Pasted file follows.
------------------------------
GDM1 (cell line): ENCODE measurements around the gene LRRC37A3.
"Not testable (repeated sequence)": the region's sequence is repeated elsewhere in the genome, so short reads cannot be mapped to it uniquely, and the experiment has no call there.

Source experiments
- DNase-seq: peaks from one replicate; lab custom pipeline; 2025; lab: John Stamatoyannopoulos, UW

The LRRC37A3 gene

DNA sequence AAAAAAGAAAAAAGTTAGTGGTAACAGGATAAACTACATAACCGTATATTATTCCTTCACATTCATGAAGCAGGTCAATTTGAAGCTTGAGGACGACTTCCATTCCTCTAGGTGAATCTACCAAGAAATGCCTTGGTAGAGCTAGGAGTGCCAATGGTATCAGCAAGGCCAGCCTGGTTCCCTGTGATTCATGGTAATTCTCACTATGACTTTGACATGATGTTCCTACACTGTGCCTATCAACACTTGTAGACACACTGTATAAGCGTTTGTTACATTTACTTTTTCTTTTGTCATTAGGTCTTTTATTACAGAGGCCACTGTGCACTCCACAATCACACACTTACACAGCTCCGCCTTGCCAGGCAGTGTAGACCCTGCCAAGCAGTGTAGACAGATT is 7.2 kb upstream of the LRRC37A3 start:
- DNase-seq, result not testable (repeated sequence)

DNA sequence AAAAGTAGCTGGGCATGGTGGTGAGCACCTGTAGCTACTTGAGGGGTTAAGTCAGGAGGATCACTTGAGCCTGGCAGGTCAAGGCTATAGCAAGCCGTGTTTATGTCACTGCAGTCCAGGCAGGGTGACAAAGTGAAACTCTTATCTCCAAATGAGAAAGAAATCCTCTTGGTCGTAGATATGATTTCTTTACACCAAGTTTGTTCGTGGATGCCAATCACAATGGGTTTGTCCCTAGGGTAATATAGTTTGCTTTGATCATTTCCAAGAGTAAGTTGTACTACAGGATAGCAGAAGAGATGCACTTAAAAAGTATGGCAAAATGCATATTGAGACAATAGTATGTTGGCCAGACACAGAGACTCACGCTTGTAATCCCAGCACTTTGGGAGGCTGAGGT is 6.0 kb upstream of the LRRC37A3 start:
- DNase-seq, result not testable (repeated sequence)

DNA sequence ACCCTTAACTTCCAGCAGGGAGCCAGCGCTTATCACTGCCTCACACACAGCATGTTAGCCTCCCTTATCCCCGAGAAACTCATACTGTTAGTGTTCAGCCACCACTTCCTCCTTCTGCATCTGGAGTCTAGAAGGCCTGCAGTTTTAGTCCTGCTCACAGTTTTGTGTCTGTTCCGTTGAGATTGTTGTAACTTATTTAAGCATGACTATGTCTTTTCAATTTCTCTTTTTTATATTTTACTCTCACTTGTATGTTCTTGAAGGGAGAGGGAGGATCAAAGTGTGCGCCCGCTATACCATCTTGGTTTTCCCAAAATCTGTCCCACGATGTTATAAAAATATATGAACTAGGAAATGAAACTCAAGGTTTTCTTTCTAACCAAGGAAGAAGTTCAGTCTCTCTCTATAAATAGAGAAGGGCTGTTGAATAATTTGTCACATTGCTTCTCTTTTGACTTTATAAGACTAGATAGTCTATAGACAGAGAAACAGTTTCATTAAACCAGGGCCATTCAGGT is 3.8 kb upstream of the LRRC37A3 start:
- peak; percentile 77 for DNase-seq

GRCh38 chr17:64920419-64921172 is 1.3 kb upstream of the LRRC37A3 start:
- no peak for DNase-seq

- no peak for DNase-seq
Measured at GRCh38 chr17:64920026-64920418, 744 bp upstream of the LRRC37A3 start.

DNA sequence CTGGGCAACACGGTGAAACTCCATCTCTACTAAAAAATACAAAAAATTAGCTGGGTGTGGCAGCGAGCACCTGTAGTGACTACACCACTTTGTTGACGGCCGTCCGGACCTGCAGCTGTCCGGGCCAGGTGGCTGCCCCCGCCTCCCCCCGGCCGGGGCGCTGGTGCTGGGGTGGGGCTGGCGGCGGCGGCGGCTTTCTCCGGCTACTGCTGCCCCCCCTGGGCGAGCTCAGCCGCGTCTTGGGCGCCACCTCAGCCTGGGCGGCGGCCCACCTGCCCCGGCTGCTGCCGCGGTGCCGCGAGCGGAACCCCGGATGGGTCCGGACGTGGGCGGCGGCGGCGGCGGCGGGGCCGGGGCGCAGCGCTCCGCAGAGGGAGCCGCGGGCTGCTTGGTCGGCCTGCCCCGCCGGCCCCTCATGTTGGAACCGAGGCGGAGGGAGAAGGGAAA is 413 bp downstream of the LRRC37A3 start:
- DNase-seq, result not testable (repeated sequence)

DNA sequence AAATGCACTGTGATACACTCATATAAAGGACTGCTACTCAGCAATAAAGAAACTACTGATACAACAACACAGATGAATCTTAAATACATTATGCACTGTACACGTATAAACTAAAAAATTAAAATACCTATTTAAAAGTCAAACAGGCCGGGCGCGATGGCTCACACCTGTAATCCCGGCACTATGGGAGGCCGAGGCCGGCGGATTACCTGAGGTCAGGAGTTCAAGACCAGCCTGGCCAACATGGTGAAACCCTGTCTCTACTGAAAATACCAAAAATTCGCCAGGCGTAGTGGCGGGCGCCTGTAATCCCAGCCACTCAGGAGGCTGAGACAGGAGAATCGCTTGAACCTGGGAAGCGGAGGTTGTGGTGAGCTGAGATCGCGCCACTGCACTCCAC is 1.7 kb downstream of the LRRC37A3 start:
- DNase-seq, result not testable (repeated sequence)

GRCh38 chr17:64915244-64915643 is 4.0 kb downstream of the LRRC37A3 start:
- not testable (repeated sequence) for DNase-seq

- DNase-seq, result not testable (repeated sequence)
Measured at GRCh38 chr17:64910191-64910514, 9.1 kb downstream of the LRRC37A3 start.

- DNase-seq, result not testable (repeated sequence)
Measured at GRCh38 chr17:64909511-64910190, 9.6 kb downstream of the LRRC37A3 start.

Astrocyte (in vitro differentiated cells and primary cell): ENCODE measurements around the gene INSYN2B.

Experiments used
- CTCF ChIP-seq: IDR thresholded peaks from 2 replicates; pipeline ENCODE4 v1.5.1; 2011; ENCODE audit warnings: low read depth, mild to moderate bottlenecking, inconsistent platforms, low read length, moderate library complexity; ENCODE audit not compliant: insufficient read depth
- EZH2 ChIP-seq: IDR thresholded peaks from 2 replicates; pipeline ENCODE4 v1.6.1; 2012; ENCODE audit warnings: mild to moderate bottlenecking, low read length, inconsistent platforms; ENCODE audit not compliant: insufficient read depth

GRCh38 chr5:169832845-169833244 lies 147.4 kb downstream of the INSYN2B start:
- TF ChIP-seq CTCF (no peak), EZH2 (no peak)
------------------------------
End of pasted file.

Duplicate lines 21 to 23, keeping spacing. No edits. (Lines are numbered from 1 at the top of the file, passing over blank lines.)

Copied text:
- not testable (repeated sequence) for DNase-seq

- DNase-seq, result not testable (repeated sequence)
Measured at GRCh38 chr17:64910191-64910514, 9.1 kb downstream of the LRRC37A3 start.